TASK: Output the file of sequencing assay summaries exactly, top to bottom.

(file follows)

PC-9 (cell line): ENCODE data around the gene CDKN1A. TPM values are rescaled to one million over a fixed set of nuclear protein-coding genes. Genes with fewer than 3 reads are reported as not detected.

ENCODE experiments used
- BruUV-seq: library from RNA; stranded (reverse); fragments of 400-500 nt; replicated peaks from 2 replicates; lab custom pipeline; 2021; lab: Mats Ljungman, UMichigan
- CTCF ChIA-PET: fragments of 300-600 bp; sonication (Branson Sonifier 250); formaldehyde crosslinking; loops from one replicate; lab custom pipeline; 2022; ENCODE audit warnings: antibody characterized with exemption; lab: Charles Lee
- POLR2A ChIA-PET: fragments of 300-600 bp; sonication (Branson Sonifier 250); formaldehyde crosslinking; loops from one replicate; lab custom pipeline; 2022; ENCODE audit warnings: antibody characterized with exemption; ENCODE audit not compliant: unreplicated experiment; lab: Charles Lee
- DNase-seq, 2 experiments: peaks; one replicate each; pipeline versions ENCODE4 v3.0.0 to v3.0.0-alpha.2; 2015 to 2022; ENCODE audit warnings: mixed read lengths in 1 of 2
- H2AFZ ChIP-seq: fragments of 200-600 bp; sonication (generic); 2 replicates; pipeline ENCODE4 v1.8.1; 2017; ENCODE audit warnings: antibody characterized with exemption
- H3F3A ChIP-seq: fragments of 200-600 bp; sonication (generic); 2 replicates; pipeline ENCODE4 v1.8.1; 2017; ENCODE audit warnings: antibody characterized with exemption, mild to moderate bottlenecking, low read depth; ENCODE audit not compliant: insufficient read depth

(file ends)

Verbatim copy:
PC-9 (cell line): ENCODE data around the gene CDKN1A. TPM values are rescaled to one million over a fixed set of nuclear protein-coding genes. Genes with fewer than 3 reads are reported as not detected.

ENCODE experiments used
- BruUV-seq: library from RNA; stranded (reverse); fragments of 400-500 nt; replicated peaks from 2 replicates; lab custom pipeline; 2021; lab: Mats Ljungman, UMichigan
- CTCF ChIA-PET: fragments of 300-600 bp; sonication (Branson Sonifier 250); formaldehyde crosslinking; loops from one replicate; lab custom pipeline; 2022; ENCODE audit warnings: antibody characterized with exemption; lab: Charles Lee
- POLR2A ChIA-PET: fragments of 300-600 bp; sonication (Branson Sonifier 250); formaldehyde crosslinking; loops from one replicate; lab custom pipeline; 2022; ENCODE audit warnings: antibody characterized with exemption; ENCODE audit not compliant: unreplicated experiment; lab: Charles Lee
- DNase-seq, 2 experiments: peaks; one replicate each; pipeline versions ENCODE4 v3.0.0 to v3.0.0-alpha.2; 2015 to 2022; ENCODE audit warnings: mixed read lengths in 1 of 2
- H2AFZ ChIP-seq: fragments of 200-600 bp; sonication (generic); 2 replicates; pipeline ENCODE4 v1.8.1; 2017; ENCODE audit warnings: antibody characterized with exemption
- H3F3A ChIP-seq: fragments of 200-600 bp; sonication (generic); 2 replicates; pipeline ENCODE4 v1.8.1; 2017; ENCODE audit warnings: antibody characterized with exemption, mild to moderate bottlenecking, low read depth; ENCODE audit not compliant: insufficient read depth